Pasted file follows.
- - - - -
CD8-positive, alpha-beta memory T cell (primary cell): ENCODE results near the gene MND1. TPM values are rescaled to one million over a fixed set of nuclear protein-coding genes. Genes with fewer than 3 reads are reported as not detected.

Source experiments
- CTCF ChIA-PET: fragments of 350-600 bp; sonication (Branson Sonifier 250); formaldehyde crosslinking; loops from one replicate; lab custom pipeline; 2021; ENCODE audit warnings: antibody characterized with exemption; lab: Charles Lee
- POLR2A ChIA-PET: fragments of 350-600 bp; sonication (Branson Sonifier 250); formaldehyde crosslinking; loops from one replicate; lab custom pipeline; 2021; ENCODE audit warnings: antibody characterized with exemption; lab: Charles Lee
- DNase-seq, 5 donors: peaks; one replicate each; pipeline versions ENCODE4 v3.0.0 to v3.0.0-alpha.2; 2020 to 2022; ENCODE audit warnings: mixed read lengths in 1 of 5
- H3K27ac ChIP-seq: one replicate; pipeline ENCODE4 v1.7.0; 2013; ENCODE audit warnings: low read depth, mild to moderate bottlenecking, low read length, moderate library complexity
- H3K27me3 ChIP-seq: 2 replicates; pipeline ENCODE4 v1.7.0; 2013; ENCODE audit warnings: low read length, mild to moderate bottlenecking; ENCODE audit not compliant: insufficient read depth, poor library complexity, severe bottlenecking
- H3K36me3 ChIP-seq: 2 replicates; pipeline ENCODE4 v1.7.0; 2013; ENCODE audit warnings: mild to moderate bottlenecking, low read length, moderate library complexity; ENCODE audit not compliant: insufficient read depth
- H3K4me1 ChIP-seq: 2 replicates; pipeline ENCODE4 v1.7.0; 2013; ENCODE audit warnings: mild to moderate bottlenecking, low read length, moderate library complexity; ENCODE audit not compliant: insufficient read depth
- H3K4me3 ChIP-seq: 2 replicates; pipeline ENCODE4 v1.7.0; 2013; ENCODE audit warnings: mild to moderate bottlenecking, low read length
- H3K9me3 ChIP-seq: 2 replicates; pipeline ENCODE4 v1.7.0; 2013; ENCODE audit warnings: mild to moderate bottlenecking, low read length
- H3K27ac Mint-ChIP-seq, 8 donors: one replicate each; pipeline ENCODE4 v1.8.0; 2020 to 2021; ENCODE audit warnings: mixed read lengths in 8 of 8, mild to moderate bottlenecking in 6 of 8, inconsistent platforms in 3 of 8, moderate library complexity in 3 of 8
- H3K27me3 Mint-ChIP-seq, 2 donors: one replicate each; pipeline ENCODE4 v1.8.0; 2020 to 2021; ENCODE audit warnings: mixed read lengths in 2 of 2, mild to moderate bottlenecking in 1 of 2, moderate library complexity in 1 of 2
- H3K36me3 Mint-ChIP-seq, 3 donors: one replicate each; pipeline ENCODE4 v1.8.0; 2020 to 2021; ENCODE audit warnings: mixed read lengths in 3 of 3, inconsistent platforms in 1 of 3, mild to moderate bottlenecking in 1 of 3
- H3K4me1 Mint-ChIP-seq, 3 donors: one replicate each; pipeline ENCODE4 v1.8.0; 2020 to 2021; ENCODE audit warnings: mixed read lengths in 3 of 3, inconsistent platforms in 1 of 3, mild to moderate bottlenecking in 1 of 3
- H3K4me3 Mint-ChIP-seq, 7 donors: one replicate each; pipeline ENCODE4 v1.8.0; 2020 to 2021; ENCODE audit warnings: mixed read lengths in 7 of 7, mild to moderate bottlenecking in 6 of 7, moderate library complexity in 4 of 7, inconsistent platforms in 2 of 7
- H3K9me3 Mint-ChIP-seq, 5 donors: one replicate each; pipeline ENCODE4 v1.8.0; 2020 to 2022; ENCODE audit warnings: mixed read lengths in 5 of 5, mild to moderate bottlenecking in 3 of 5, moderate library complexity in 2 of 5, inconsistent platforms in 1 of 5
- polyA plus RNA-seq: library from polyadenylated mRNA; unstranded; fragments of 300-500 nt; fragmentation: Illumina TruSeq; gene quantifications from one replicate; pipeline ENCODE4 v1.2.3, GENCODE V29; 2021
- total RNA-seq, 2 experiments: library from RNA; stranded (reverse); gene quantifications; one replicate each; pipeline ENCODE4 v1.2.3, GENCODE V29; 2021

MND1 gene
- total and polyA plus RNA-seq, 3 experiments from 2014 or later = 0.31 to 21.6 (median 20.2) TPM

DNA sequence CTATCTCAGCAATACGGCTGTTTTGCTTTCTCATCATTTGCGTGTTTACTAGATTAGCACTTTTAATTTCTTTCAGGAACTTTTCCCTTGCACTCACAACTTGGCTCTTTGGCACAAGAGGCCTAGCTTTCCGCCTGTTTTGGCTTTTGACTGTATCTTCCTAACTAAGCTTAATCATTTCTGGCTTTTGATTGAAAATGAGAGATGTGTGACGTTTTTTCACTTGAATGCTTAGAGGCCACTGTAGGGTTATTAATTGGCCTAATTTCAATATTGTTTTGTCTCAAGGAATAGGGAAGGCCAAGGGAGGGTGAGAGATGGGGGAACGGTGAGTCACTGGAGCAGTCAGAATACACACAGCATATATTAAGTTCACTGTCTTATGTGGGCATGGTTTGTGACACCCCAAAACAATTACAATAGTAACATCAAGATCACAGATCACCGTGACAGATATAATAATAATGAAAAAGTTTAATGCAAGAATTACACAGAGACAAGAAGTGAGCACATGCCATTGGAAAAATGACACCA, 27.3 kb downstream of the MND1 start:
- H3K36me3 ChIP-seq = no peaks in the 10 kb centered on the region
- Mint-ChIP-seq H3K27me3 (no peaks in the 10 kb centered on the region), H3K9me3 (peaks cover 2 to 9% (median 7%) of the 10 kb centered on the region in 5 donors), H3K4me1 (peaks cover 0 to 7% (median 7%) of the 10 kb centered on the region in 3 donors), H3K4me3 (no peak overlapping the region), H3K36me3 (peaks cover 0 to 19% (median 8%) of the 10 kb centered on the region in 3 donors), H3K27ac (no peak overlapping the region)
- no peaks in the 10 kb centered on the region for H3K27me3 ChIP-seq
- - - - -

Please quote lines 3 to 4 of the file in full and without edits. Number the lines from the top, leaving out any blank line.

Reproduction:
- CTCF ChIA-PET: fragments of 350-600 bp; sonication (Branson Sonifier 250); formaldehyde crosslinking; loops from one replicate; lab custom pipeline; 2021; ENCODE audit warnings: antibody characterized with exemption; lab: Charles Lee
- POLR2A ChIA-PET: fragments of 350-600 bp; sonication (Branson Sonifier 250); formaldehyde crosslinking; loops from one replicate; lab custom pipeline; 2021; ENCODE audit warnings: antibody characterized with exemption; lab: Charles Lee